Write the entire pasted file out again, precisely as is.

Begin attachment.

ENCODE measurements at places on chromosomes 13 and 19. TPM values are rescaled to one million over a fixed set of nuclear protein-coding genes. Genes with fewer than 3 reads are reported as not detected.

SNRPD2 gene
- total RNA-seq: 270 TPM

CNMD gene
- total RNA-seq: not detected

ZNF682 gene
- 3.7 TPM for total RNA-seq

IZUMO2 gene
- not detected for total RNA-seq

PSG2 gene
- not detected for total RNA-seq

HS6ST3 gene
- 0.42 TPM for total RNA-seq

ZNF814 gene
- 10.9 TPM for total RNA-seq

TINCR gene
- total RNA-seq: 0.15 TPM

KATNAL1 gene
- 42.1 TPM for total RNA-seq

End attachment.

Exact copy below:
ENCODE measurements at places on chromosomes 13 and 19. TPM values are rescaled to one million over a fixed set of nuclear protein-coding genes. Genes with fewer than 3 reads are reported as not detected.

SNRPD2 gene
- total RNA-seq: 270 TPM

CNMD gene
- total RNA-seq: not detected

ZNF682 gene
- 3.7 TPM for total RNA-seq

IZUMO2 gene
- not detected for total RNA-seq

PSG2 gene
- not detected for total RNA-seq

HS6ST3 gene
- 0.42 TPM for total RNA-seq

ZNF814 gene
- 10.9 TPM for total RNA-seq

TINCR gene
- total RNA-seq: 0.15 TPM

KATNAL1 gene
- 42.1 TPM for total RNA-seq